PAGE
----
Goodbye File Browser!

In 2015, I started a project called http.hugo, which was a just a simple plugin for Caddy, a really fast web server built with Go with automatic HTTPS. At the time, the plugin was exclusive for Caddy and it provided a simple UI to edit your files in the server, rebuild the website and so on. They were just simple features.

The plugin that initially only aimed to edit Hugo files started being used by other people as a file manager for generic static website generators. With that being said, I made a few updates and released three different plugins: http.filemanager, http.jekyll and http.hugo, being the last two a “remix” of the first one with static website generator support.

At this time, File Manager was not only just a program to edit, create, upload and delete files. It had tons of different features, such as:

  • Run pre-determined commands on the server;
  • Custom CSS;
  • Metadata parsing for Hugo/Jekyll files;
  • Different permissions per user;
  • Hooks for commands on different types of actions;
  • Etc.

In addition, due to the move from my GitHub user to an organisation, we had to rename the project File Browser because the org ‘File Manager’ was not available on GitHub. However, that wasn’t such a big problem.

The project evolved and I started university and I also started working at Protocol Labs, which has been a terrific opportunity. However, that’s not why I’m here today.

I saw I didn’t have much time for the project, so I opened an issue looking for maintainers. Even though a lot of people commented saying that they could maintain the project or fix some bugs, not even a 1/10 of them opened a PR. I waited a year and I decided to archive the repository. No one was maintaining it. I didn’t have time. There were bug reports everywhere.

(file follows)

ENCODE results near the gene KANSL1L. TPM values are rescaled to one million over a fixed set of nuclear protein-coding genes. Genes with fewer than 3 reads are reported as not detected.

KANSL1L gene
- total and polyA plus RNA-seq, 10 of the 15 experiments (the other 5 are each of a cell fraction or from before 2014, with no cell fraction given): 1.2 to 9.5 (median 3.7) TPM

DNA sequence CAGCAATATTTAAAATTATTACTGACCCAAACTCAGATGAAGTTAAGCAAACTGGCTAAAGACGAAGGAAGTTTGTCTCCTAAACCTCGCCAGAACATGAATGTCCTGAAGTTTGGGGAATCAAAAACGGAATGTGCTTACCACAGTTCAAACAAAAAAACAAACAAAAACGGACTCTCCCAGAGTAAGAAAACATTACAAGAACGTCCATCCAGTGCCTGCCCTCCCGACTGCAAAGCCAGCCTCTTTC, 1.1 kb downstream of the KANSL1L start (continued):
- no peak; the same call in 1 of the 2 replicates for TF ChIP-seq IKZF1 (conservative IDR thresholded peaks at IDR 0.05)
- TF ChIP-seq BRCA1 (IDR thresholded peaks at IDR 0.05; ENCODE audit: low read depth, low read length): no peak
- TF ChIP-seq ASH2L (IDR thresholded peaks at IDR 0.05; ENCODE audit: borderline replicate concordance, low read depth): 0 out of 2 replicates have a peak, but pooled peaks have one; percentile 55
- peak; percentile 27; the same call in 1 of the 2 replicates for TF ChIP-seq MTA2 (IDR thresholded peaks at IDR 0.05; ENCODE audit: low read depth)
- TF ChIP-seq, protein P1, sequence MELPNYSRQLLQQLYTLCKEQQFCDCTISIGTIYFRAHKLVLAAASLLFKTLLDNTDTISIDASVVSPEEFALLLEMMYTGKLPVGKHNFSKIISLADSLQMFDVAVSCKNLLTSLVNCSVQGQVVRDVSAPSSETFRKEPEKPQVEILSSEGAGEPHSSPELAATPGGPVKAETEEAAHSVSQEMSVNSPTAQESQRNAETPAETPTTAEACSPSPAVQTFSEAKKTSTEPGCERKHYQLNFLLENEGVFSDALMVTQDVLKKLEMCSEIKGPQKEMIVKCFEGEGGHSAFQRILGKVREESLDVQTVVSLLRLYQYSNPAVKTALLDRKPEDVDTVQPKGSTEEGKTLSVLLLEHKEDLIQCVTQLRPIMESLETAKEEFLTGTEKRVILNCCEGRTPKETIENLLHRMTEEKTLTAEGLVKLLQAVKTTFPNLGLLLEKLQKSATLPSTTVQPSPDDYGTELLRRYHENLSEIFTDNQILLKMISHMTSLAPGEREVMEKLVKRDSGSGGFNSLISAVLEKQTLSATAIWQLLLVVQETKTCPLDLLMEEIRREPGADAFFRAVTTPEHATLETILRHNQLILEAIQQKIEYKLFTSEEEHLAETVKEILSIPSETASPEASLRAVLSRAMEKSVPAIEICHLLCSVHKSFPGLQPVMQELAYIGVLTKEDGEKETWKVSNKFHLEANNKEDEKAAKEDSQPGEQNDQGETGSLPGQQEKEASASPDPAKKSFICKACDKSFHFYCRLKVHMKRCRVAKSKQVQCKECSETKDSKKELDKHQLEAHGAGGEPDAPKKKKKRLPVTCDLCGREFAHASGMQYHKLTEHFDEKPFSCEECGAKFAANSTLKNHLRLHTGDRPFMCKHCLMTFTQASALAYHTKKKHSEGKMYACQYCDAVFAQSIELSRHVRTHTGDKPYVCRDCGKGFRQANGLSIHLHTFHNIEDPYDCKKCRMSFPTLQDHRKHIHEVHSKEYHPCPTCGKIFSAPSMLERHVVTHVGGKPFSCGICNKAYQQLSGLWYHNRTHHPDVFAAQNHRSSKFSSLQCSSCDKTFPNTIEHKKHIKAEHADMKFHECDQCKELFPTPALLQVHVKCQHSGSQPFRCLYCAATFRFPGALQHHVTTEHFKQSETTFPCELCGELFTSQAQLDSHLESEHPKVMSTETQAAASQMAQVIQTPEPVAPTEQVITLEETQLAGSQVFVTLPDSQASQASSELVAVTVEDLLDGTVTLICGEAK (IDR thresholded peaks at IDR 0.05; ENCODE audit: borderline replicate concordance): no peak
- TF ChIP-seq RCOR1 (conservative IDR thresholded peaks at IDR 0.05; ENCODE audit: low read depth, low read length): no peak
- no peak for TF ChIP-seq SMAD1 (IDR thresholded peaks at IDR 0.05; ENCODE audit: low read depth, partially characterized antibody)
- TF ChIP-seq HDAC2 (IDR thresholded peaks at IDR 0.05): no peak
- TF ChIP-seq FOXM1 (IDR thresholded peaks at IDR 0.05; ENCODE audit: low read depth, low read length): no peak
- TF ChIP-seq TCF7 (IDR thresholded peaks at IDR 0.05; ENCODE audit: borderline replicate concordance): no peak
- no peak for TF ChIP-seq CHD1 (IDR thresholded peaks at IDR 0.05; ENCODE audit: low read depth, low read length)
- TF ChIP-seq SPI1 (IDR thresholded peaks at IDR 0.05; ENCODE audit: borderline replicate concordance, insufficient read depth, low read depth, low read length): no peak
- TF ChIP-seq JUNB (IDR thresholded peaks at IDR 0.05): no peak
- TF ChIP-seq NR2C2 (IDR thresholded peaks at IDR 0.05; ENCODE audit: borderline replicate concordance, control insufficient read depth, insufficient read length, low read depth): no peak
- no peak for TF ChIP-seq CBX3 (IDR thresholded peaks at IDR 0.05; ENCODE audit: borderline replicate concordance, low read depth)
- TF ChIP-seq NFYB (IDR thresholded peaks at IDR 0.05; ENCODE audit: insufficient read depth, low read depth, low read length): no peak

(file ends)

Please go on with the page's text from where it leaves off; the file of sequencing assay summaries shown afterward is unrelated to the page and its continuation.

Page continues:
After closing it, I’ve already received emails from some people thanking me for the project, saying that they’re sorry to see the project end. I even received an email from @ jeromewu, where they offered to maintain the project. I added them as owners to the organisation. So far, no progresses.

I think one of the biggest mistakes I’ve done on this journey was to support superfluous features. Things that only one or two people wanted that caused a lot of bugs. Why do we need custom CSS? Why do we need command hooks? Why did we need to share files? This was meant to be just a lightweight File Manager for private use. Nothing else. Not a full featured alternative to OwnCloud for example.

Anyways, bye bye File Browser 👋 I hope that eventually someone actually takes care of the project if they really want to.

And a note to myself: rely on simplicity and do not add features just because a few people wanted. Ask myself first:

  • Is it in the scope of the project?
  • Is it important?
  • What value would it bring?
  • Do I have time to maintain one more feature?

Or if you don't know what a response is, you can always write a webmention comment (you don't need to know what that is).